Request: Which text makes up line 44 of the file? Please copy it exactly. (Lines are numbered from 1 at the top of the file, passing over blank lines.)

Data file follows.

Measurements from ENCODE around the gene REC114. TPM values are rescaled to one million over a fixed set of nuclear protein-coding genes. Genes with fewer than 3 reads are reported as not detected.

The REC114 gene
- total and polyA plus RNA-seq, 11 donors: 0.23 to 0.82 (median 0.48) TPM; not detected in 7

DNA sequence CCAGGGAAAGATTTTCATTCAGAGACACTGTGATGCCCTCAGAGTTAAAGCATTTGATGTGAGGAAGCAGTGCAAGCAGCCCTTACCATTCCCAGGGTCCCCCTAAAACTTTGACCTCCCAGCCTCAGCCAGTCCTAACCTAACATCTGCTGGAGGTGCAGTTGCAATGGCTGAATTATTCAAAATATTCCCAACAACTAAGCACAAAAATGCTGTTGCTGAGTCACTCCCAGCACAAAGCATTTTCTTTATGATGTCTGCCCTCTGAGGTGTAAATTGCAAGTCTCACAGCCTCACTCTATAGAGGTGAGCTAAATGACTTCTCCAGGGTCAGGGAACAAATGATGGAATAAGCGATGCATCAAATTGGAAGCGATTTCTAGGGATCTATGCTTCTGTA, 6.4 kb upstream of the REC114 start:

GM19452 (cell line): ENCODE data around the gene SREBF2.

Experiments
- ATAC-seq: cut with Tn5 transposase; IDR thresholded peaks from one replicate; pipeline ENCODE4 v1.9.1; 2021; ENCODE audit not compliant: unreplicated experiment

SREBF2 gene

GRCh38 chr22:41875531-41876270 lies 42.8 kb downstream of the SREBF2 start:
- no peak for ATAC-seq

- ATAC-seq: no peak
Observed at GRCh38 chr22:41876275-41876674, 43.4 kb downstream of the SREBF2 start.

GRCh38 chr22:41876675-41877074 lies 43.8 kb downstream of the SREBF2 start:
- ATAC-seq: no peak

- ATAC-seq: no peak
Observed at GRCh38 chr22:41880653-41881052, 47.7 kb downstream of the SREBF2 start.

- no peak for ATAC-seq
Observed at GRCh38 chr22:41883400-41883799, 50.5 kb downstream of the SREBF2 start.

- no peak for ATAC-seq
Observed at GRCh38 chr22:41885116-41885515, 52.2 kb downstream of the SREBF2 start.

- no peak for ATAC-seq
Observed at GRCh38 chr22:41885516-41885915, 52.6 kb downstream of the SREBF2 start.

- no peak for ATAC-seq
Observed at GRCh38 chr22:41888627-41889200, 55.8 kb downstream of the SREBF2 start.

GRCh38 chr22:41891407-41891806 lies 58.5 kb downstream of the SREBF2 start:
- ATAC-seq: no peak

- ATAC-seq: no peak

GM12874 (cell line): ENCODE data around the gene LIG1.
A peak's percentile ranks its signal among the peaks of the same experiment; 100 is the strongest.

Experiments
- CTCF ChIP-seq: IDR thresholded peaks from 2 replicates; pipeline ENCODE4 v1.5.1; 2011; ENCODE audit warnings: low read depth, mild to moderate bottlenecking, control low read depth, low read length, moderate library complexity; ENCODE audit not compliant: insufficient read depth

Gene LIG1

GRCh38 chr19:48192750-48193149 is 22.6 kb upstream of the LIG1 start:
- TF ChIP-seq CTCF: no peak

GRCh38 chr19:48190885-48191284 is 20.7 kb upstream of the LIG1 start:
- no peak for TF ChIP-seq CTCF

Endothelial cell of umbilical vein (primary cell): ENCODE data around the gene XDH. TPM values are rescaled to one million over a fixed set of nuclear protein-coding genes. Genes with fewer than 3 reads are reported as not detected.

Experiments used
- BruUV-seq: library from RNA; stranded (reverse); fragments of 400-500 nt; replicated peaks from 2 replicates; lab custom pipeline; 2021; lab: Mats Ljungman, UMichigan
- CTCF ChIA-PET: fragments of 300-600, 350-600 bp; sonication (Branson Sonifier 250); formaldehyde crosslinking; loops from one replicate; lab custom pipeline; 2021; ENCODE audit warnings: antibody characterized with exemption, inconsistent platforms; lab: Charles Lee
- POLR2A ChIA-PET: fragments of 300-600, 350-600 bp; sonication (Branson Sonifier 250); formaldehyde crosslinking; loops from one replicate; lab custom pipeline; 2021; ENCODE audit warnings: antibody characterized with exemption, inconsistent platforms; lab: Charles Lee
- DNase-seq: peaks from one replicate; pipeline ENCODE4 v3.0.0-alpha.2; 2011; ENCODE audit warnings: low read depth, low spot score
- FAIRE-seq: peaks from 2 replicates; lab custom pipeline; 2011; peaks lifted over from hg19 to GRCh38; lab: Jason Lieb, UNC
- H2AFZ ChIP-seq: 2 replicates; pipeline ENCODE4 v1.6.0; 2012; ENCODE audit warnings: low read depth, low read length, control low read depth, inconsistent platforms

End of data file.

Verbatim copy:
- H2AFZ ChIP-seq: 2 replicates; pipeline ENCODE4 v1.6.0; 2012; ENCODE audit warnings: low read depth, low read length, control low read depth, inconsistent platforms